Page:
Train: Pride of Africa
Train Type: LuxuryIntroduction/History:
Rovos Rail’s Pride of Africa offers an old-world elegance and luxury to a degree that was never equaled in the 1920s. Many seasoned IRT Society travelers consider it the world’s finest train. Celebrated not only for its fabulous equipment, the train is rightfully proud of its stellar dining and on-board service. In short, the entire experience is consistent in meeting the highest luxury standards. The coaches have been painstakingly rebuilt with fine wood paneling, traditional furnishings and period décor for an elegant and grand ambience. Some dining cars feature exquisite pillars, a signature feature of this train.
There are three types of accommodation, and Rovos Rail says––and we believe them––there are no other cabins as spacious in the industry. Usually, the train accommodates 72 people.
All cabins are equipped with a writing surface and, for valuables, a personal safe. There is also a bar fridge filled with beverages of the passengers’ choice and room service is available 24 hours a day. In the en-suite bathrooms, original fittings combine with the modern technology of hot showers, hair dryers and shaver plugs.
All compartments have a plethora of windows that can be opened—a vital feature, in our opinion, for experiencing the African countryside. Windows can be securely locked.
Pullman: These are the newest and most “Spartan.” There are very few of these, and they sell out quickly. They are 76 feet square. A comfortable, daytime sofa-seat converts to double or twin beds (one up, one down) for evening. They also have ensuite, private shower, sink and toilet.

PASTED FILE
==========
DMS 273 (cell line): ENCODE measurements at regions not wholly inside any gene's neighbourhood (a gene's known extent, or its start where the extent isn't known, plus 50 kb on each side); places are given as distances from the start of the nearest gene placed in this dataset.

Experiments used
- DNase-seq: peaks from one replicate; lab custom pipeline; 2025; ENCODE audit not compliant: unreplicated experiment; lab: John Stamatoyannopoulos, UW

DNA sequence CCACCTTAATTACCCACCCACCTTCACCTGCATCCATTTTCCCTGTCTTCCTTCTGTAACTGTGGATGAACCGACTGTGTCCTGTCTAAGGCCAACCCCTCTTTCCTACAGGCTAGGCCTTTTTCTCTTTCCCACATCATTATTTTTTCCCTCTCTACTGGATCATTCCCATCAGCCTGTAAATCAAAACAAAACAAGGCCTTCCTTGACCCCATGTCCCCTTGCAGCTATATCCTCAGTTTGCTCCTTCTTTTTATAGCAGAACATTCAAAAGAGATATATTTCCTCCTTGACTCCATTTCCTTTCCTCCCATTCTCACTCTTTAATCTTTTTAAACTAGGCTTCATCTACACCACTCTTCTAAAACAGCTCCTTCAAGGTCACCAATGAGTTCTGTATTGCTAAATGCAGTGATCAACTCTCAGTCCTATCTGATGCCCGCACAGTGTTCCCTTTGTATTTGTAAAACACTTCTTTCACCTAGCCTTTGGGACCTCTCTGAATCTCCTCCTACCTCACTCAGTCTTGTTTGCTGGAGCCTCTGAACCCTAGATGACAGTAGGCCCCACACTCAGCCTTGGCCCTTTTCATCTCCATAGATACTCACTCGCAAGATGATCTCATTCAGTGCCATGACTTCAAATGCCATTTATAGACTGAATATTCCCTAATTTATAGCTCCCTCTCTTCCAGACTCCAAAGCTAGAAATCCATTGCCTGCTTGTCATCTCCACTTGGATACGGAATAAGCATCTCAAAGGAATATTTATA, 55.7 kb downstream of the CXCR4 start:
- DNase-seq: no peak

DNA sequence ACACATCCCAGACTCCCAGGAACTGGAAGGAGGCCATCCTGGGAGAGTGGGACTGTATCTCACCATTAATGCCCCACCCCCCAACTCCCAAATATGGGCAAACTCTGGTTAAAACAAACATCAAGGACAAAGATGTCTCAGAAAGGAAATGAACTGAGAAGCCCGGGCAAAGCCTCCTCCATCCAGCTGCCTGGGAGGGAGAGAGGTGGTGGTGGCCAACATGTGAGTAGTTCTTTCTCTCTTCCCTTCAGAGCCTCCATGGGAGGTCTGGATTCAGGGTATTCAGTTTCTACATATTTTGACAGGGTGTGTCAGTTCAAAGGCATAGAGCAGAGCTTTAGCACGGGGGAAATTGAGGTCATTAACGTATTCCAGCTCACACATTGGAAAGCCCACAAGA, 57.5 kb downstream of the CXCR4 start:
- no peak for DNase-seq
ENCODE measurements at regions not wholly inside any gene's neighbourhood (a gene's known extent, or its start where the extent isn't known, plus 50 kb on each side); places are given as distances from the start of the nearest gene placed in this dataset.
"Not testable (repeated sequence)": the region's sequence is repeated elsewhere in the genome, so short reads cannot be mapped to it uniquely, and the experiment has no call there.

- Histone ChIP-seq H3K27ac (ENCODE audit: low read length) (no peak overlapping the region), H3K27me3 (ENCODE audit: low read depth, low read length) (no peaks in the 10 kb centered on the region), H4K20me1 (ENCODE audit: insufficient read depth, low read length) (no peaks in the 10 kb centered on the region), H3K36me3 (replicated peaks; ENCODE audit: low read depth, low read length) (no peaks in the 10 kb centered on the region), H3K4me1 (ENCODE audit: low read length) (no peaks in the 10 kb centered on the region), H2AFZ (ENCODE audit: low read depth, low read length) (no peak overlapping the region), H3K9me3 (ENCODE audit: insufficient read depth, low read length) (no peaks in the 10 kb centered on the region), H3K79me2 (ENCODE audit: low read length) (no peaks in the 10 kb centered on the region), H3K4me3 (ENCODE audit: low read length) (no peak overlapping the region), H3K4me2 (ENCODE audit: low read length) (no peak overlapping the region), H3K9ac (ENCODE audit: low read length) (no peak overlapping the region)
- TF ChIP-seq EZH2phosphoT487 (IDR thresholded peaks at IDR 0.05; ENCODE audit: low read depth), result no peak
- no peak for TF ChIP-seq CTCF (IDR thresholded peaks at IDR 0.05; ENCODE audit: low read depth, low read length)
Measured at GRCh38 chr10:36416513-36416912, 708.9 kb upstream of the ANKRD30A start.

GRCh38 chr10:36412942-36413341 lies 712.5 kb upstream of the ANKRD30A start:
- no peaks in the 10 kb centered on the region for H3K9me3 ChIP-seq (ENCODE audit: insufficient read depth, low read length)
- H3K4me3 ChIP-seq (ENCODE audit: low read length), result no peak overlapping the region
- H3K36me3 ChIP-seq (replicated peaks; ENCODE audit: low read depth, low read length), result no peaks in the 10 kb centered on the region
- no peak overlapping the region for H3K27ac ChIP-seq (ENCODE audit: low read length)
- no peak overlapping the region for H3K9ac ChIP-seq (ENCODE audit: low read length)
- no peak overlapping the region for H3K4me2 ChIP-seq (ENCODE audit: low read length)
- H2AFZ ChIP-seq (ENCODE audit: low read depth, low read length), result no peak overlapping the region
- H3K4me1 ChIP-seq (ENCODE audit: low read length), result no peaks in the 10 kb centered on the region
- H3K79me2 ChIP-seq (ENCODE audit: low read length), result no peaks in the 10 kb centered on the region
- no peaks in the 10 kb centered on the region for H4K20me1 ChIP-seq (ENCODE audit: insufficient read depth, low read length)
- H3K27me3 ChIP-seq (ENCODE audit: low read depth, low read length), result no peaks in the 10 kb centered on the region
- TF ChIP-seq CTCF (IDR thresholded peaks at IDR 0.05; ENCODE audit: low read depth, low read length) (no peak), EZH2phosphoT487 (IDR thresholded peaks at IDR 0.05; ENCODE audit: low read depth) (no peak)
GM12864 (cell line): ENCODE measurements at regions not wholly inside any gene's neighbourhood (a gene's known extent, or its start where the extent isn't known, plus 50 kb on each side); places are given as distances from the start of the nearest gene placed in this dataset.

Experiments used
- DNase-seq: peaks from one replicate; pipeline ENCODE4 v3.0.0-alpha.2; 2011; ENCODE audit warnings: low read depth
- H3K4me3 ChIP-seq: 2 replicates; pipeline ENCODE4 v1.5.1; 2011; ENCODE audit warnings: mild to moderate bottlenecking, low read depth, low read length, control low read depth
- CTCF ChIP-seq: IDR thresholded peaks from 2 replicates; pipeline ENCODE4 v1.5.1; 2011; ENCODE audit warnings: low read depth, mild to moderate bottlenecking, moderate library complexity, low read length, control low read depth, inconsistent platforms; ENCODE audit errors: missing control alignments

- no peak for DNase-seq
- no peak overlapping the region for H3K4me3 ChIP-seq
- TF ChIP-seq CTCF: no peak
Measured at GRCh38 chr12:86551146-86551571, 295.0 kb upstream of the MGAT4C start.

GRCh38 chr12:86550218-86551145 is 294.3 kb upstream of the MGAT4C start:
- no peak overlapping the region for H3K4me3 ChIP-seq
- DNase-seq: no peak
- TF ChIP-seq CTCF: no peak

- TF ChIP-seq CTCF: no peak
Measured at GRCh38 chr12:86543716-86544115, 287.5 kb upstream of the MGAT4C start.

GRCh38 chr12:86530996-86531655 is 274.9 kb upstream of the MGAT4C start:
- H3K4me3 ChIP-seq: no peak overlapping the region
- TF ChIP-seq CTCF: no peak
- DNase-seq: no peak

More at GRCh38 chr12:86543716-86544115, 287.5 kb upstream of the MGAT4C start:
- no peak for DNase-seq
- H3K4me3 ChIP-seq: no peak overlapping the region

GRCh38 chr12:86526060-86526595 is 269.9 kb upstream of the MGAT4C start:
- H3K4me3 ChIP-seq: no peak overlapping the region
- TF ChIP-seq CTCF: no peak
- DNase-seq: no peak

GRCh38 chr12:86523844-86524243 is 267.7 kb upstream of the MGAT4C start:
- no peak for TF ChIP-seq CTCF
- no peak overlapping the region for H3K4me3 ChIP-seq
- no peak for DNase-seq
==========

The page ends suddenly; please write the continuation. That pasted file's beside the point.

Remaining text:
Deluxe: For years, these were Rovos Rail’s standard cabins, but they are huge and beautifully appointed, in comparison with other luxury trains. There are three to each train carriage. Deluxe suites accommodate two passengers in either twin or double beds and have a lounge area and ensuite toilet, sink and shower. They are about 118 square feet.
Royal Suites: Royal Suites take up half a train car. Special features include en-suite bathroom with Victorian bathtub and shower, and a separate, private lounge. These are about 172 square feet.
The two restaurant cars feature meal after meal of incredible perfection. All on-board meals and drinks are included in the price of the program. If one highlight of your vacation is fine food and wines, with service to match, this is the journey for you. Jackets and ties for gentlemen and dressy outfits for ladies are expected at the dinner hour on the train.
Fresh local ingredients and traditional dishes such as game are frequently on the menu. Every morning, a made-to-order breakfast is served in the diner. Lunch and dinner are multi-course affairs on lovely china, silver and linen. South African wines are served. All meals are served in one sitting in the two Victorian-era diners.
The lounge, at the end of the train, has a bar and sitting area as well as an open-air “patio” in the rear for wind-in-the-face viewing. It is a favorite spot on the train, and something just about all IRT travelers mention enjoying immensely. This lounge is nonsmoking; there is also a separate lounge where smoking is allowed. All drinks in the bar are included.
Off-train alcohol is not included in the price of the tour. For programs in Africa’s winter, which would be around July, it’s good to note that although rooms are heated, hallways are not. Our single travelers say Pullman class is fine––but our IRT couples report that it’s just too tight a fit for them and their luggage. Next time, they’ll get a deluxe, they say.